(NECN: Jack Thurston, Middlesex, Vt.) - Vermont's governor took to Interstate 89 in Middlesex, Vt. Friday morning to wage a war on litterbugs. He picked up trash, and this weekend, hopes to have a whole army of trash collectors behind him. "We've got the most beautiful state in the country, and we want it to remain beautiful," said Gov. Peter Shumlin, D-Vermont.
Saturday is Green Up Day in Vermont. It's a more than 40-year old tradition where volunteers canvass their cities and towns around the state to bag rubbish that's blighting roadways, parks, and woods. "I like to say it's people cleaning up their communities for the community of Vermont," explained Melinda Vieux, the president of the committee that organizes Green Up Day.
Flooding over the past week has made Vermont's garbage problem even worse, as swollen rivers take trash from miles and miles around and wash it all into Lake Champlain. Eventually, it ends up on the shore line. "Litter is a worldwide problem," Vieux sighed.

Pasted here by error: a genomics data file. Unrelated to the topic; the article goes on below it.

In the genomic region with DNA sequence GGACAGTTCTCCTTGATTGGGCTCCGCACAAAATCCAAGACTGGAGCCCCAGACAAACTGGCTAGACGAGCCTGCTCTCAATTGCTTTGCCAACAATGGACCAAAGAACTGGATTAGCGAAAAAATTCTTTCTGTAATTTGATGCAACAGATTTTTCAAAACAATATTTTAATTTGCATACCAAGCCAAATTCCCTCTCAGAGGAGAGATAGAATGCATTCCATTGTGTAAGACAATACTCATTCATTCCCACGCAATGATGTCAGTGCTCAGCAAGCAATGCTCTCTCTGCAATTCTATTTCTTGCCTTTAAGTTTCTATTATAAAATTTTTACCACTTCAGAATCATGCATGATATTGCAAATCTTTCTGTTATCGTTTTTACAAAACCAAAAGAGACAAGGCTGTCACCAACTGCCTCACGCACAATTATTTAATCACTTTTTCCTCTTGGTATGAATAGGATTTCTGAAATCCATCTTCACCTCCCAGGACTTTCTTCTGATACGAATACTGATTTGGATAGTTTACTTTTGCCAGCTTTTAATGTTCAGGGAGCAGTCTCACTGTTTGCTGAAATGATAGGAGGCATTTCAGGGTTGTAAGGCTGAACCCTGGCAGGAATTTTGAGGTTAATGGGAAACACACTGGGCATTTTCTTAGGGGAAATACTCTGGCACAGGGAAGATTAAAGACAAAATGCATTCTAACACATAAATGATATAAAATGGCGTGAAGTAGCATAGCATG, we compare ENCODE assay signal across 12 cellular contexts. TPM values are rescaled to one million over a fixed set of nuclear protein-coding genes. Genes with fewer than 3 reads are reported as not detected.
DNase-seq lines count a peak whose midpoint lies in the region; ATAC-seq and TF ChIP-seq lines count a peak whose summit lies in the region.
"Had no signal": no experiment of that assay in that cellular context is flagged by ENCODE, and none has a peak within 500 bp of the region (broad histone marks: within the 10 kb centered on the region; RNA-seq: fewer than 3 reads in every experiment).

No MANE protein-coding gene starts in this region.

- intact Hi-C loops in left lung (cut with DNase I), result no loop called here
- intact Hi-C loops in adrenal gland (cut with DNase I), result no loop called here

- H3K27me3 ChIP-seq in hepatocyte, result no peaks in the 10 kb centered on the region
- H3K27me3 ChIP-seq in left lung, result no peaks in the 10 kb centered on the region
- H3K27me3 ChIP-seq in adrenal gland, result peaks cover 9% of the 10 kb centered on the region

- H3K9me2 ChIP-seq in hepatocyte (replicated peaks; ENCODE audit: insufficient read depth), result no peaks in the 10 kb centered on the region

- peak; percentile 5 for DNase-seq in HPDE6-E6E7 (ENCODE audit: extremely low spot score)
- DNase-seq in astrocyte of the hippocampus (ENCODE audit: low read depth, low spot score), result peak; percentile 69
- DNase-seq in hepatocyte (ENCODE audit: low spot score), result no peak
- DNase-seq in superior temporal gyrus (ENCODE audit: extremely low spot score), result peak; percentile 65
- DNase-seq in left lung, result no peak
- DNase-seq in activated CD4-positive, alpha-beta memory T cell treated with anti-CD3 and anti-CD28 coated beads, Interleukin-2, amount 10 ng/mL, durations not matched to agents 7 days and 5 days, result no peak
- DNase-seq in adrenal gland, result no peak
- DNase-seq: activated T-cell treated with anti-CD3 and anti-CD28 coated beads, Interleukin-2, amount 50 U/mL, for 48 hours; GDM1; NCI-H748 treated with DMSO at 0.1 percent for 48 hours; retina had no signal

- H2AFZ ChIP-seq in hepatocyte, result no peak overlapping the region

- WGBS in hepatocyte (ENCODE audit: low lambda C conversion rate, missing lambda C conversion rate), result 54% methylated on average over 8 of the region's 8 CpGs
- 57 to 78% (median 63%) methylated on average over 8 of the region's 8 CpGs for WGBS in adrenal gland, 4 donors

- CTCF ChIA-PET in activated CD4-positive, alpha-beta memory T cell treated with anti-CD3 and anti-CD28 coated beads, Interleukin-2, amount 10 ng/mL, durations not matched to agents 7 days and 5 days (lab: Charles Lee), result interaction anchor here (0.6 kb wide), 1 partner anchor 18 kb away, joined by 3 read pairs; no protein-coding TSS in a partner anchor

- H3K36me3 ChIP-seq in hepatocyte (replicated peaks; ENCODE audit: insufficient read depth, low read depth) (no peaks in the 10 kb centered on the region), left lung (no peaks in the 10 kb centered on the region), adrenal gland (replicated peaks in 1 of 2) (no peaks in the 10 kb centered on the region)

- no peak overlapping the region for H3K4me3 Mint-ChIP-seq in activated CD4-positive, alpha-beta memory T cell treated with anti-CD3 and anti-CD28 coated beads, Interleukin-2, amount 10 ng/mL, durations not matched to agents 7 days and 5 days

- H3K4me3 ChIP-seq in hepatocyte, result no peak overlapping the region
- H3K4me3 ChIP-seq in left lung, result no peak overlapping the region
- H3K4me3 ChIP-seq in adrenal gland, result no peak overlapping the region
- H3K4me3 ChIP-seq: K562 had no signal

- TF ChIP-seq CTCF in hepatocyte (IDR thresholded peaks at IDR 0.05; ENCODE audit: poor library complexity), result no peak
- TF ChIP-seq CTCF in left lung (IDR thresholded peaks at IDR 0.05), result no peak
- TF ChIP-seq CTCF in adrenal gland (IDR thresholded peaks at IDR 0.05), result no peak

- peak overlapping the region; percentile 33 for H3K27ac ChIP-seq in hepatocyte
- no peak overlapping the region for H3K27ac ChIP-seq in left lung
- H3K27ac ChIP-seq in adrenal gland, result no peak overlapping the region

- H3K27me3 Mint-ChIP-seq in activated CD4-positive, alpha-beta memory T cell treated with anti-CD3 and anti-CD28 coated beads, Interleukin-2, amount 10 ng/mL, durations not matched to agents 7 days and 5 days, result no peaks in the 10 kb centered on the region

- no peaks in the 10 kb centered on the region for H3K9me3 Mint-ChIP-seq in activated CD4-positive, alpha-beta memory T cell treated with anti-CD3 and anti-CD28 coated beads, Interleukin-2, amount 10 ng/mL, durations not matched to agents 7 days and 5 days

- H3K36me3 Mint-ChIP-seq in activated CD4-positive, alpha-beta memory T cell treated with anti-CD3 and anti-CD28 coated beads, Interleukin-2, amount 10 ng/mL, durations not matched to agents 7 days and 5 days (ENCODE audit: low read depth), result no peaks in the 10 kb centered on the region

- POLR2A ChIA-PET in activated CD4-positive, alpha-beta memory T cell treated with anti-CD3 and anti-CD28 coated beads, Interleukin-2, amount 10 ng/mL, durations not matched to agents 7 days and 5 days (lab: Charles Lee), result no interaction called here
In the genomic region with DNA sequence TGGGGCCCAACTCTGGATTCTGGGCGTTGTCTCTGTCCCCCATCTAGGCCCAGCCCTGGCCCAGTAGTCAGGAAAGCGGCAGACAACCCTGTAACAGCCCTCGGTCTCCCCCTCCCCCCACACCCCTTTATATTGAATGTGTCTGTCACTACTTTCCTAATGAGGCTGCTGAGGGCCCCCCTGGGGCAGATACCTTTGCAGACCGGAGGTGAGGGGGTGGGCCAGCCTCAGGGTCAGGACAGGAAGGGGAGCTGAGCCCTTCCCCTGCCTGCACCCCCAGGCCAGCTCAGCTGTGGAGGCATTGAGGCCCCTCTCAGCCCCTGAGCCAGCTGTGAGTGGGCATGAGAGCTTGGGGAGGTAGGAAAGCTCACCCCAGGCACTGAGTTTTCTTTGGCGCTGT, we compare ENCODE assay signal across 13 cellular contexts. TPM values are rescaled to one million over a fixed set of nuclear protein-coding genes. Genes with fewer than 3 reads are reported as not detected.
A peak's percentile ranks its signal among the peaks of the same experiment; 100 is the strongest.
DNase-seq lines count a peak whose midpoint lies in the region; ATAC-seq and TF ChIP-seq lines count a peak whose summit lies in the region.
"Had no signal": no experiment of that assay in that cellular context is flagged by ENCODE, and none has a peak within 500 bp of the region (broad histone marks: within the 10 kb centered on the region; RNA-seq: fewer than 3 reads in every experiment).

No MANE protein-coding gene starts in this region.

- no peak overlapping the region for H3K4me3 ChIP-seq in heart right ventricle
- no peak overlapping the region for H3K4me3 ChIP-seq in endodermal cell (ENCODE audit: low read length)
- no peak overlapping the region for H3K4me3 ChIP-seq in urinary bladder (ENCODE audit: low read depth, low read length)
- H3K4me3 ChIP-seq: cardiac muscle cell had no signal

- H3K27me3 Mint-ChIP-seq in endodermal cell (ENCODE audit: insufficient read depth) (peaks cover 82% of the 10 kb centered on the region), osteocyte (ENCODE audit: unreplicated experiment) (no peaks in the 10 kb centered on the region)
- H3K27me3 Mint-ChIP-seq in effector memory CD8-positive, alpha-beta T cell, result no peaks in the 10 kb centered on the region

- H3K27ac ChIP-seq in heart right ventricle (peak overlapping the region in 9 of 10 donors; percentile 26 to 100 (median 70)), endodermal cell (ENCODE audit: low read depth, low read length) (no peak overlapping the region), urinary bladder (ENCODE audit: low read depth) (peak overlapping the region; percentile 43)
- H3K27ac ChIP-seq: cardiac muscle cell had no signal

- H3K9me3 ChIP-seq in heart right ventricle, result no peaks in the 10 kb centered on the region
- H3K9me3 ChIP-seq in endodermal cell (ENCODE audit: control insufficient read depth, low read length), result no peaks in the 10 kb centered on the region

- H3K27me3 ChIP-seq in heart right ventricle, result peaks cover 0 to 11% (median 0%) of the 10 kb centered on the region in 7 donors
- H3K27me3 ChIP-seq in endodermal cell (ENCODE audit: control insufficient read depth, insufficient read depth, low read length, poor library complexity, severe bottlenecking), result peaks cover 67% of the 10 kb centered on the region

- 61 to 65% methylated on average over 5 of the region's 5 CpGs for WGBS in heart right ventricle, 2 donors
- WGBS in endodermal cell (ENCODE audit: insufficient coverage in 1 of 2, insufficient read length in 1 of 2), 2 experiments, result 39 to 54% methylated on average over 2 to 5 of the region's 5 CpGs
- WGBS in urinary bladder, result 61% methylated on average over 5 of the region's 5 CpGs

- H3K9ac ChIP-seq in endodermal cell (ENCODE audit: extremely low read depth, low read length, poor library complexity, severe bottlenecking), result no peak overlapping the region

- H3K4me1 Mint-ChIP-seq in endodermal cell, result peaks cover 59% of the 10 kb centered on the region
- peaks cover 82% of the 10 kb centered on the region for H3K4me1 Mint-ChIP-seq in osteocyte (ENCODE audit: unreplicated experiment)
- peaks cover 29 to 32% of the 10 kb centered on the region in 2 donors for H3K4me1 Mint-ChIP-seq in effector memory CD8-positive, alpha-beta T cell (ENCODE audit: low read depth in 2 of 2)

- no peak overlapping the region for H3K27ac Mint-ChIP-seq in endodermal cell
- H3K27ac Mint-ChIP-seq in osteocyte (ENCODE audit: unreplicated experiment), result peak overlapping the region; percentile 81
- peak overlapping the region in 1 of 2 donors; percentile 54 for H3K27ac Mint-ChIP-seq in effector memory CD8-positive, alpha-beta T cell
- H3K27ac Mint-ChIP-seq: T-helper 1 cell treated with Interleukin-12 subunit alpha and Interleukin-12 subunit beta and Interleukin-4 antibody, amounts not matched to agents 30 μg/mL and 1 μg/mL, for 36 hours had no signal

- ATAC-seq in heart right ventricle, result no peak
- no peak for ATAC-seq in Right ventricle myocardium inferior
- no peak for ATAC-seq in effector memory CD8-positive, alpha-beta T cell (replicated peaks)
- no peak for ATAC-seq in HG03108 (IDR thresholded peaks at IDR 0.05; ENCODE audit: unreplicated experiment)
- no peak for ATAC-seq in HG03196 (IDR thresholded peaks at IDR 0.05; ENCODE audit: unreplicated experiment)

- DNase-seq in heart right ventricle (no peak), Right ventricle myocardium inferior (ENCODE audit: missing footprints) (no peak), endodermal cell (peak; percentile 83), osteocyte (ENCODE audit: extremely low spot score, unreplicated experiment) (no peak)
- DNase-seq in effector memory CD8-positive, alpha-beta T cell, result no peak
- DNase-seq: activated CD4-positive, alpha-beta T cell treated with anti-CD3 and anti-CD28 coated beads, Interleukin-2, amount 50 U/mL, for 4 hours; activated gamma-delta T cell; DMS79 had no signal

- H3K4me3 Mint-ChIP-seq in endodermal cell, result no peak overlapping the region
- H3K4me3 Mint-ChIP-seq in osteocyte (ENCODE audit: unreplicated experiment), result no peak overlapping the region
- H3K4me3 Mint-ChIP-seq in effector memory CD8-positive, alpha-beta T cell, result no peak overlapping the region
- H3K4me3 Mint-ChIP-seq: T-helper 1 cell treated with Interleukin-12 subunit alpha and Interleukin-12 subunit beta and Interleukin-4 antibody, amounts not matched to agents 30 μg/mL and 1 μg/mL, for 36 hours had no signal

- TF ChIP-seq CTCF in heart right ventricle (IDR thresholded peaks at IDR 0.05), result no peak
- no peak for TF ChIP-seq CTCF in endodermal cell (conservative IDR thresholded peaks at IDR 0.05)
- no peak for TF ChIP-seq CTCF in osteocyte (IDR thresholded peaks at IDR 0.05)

A tire, an old boot, a milk jug, food wrappers, balls, and ironically, a trash bin with a sticker saying pick up litter have all washed onto the Burlington waterfront in recent days. When Lake Champlain's record-high flood waters recede, it's expected they'll reveal even more junk. "I am amazed and have no answer as to why people litter," Vieux said.
Along with Green Up Day participants, crews from public works, parks, and transportation departments will get Vermont clean again, but Governor Shumlin wants to send a message: "If folks didn't throw trash out into public roadways, we wouldn't be picking it up," he said.
Shumlin hopes keeping Vermont green will not be limited to the first Saturday in May.